And the rate of young adults with suicidal thoughts or other suicide-related outcomes increased a staggering 47 percent from 2008 to 2017.
One reason for the increase may be that digital media use has had a bigger impact on teens and young adults than older adults who tend to have more stable social lives.
“Cultural trends in the last 10 years may have had a larger effect on mood disorders and suicide-related outcomes among younger generations compared with older generations,” said Twenge.
These results, which are unlikely to be due to genetics or economic woes, suggest that more research is needed to understand how digital communication versus face-to-face social interaction influences mood disorders and suicide-related outcomes, she added.
Recent studies have shown that more social media use is associated with increased reported symptoms of social anxiety, social isolation, and feelings of loneliness.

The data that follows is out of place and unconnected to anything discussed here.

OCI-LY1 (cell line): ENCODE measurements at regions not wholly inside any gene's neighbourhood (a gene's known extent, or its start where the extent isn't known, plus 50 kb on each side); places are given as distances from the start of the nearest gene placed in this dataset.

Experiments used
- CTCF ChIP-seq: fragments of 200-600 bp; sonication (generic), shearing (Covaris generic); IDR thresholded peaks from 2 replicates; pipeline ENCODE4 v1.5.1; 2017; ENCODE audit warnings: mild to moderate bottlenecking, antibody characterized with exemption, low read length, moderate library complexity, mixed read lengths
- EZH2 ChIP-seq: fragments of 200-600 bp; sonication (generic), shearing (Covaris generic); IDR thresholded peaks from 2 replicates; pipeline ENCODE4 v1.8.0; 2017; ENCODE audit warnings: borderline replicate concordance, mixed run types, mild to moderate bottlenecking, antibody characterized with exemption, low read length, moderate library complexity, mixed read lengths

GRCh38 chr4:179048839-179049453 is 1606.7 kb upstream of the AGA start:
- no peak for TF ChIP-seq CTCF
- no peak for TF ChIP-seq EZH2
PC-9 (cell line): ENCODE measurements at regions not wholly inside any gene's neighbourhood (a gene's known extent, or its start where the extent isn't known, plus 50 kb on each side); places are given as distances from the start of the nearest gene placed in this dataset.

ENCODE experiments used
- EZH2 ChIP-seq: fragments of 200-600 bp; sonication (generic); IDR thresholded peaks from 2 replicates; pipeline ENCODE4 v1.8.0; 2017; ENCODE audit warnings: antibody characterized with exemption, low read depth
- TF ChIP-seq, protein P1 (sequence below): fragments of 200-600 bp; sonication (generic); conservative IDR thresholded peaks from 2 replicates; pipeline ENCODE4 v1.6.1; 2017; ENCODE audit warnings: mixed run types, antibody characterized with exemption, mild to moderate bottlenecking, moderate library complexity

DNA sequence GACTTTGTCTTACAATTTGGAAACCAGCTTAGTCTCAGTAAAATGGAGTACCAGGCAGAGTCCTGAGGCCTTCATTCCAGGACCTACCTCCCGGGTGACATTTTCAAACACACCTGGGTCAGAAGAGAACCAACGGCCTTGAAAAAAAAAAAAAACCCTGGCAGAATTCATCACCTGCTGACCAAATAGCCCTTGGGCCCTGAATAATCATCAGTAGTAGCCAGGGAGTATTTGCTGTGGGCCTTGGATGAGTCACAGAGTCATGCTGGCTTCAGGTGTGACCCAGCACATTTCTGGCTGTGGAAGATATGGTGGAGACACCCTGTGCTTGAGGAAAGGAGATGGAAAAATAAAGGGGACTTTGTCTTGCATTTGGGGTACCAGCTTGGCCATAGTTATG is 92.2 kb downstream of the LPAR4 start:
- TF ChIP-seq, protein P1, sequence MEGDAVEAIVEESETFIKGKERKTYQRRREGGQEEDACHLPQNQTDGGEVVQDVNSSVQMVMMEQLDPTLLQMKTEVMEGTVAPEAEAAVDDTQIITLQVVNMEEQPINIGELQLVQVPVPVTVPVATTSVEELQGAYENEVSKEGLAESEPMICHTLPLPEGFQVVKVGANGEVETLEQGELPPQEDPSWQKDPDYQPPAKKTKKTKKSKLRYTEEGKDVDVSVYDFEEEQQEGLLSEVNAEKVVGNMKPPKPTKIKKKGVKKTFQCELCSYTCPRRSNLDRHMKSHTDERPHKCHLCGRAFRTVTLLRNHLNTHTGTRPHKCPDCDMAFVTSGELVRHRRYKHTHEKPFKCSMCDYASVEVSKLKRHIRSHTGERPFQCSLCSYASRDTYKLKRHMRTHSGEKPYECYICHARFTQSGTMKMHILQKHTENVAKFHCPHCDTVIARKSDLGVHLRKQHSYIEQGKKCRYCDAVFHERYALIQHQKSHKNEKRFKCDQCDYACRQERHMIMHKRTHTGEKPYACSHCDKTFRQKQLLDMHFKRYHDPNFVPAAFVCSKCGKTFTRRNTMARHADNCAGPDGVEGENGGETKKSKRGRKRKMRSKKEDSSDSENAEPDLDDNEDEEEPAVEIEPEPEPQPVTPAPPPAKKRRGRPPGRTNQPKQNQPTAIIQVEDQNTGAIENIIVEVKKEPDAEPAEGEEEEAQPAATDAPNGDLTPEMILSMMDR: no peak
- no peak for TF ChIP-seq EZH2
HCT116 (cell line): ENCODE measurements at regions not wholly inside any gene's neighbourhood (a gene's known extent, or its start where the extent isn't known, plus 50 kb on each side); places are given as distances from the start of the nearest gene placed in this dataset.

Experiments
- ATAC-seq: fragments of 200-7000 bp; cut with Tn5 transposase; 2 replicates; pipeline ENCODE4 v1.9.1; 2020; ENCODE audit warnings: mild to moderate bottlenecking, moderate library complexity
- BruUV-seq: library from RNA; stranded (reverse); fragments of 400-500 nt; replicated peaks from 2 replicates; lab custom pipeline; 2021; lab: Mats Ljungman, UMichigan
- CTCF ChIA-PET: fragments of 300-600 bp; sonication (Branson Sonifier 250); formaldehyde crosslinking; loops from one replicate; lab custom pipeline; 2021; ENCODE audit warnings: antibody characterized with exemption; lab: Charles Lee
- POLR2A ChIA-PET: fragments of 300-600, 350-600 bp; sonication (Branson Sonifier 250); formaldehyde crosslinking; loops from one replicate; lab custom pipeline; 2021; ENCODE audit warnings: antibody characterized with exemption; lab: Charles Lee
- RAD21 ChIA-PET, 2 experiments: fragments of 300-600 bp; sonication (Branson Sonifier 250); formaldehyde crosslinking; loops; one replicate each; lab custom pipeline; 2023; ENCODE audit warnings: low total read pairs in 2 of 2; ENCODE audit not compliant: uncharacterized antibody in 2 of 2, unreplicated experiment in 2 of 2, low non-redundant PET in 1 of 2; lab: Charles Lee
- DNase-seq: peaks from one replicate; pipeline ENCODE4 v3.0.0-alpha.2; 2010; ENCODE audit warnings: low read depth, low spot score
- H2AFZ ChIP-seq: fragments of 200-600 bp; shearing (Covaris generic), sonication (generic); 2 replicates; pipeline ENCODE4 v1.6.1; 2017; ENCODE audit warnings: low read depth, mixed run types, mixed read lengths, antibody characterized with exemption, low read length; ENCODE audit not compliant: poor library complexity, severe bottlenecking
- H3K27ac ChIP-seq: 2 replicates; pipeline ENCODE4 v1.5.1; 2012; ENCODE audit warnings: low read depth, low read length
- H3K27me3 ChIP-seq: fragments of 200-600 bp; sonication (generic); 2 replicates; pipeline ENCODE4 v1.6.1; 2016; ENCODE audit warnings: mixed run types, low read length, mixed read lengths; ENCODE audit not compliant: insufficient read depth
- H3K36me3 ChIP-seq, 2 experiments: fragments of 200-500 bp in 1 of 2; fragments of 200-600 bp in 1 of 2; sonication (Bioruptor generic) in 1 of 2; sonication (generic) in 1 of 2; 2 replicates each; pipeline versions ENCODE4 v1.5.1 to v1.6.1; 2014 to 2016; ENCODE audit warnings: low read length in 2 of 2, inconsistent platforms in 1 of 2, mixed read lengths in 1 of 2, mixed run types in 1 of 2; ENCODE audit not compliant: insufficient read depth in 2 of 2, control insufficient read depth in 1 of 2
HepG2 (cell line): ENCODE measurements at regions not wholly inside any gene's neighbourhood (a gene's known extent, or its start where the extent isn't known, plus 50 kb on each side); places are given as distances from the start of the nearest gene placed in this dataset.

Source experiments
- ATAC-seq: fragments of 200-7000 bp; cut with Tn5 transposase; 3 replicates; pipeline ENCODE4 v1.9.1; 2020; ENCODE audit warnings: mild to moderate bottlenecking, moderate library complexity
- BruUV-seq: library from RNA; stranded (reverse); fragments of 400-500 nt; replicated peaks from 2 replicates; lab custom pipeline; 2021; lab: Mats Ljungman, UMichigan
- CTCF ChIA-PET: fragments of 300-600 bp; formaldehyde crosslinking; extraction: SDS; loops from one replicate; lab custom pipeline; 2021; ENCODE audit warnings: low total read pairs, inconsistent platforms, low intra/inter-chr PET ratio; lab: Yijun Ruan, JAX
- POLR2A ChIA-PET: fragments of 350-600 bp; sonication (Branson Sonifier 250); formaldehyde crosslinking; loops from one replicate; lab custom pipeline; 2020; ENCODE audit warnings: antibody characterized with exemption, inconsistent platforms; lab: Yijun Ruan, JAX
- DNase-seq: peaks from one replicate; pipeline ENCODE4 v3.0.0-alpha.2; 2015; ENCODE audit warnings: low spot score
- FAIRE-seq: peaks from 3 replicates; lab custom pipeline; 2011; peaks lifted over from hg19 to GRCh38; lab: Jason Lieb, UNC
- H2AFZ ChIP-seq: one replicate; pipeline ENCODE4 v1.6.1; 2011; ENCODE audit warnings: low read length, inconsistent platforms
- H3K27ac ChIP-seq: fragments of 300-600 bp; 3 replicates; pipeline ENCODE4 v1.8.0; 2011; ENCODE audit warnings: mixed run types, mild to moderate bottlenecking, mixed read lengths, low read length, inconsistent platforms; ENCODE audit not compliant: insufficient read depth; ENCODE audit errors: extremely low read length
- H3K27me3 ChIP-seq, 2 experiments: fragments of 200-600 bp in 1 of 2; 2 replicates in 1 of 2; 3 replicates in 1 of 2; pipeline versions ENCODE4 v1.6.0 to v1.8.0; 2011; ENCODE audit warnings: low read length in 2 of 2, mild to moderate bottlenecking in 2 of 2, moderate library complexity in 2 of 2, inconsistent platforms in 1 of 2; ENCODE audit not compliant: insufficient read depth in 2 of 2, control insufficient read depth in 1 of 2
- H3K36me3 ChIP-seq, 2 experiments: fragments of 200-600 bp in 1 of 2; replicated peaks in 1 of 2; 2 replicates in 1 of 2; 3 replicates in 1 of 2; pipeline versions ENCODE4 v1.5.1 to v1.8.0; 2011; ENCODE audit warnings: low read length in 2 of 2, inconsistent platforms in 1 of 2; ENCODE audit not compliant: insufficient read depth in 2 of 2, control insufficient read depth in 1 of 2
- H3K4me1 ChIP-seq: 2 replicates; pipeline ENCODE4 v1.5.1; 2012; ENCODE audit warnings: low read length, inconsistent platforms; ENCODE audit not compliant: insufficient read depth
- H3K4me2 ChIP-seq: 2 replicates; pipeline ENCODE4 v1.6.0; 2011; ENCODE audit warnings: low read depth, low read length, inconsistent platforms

Aaron Fobian, clinical psychologist and assistant professor in the department of psychiatry at the University of Alabama at Birmingham, cautions against confusing the association of social media use and mental health conditions with cause and effect.
“We can’t say for certain that the rise we’re seeing is the direct result of social media use,” Fobian told NBC News. “For example, teens could have depressive or anxious symptoms and therefore spend more time on social media outlets to look for a way to connect.”